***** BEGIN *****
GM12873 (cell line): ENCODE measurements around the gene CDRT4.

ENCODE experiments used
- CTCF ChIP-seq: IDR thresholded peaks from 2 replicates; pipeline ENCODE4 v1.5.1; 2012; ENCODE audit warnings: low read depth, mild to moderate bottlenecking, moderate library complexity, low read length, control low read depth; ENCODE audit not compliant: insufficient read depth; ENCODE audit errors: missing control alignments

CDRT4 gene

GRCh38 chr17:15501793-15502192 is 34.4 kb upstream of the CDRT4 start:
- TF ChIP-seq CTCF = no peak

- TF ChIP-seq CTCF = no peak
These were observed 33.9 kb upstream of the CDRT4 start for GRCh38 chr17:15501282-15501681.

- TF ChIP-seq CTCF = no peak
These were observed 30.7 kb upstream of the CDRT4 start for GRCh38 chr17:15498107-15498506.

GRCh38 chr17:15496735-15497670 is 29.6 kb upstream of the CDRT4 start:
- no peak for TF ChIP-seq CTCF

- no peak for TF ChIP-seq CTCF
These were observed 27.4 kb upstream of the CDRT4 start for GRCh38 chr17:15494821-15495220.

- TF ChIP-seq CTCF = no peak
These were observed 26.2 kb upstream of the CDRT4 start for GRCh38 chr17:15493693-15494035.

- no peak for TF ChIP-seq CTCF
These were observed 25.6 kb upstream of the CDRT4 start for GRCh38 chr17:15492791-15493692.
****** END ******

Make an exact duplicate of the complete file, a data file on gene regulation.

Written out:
GM12873 (cell line): ENCODE measurements around the gene CDRT4.

ENCODE experiments used
- CTCF ChIP-seq: IDR thresholded peaks from 2 replicates; pipeline ENCODE4 v1.5.1; 2012; ENCODE audit warnings: low read depth, mild to moderate bottlenecking, moderate library complexity, low read length, control low read depth; ENCODE audit not compliant: insufficient read depth; ENCODE audit errors: missing control alignments

CDRT4 gene

GRCh38 chr17:15501793-15502192 is 34.4 kb upstream of the CDRT4 start:
- TF ChIP-seq CTCF = no peak

- TF ChIP-seq CTCF = no peak
These were observed 33.9 kb upstream of the CDRT4 start for GRCh38 chr17:15501282-15501681.

- TF ChIP-seq CTCF = no peak
These were observed 30.7 kb upstream of the CDRT4 start for GRCh38 chr17:15498107-15498506.

GRCh38 chr17:15496735-15497670 is 29.6 kb upstream of the CDRT4 start:
- no peak for TF ChIP-seq CTCF

- no peak for TF ChIP-seq CTCF
These were observed 27.4 kb upstream of the CDRT4 start for GRCh38 chr17:15494821-15495220.

- TF ChIP-seq CTCF = no peak
These were observed 26.2 kb upstream of the CDRT4 start for GRCh38 chr17:15493693-15494035.

- no peak for TF ChIP-seq CTCF
These were observed 25.6 kb upstream of the CDRT4 start for GRCh38 chr17:15492791-15493692.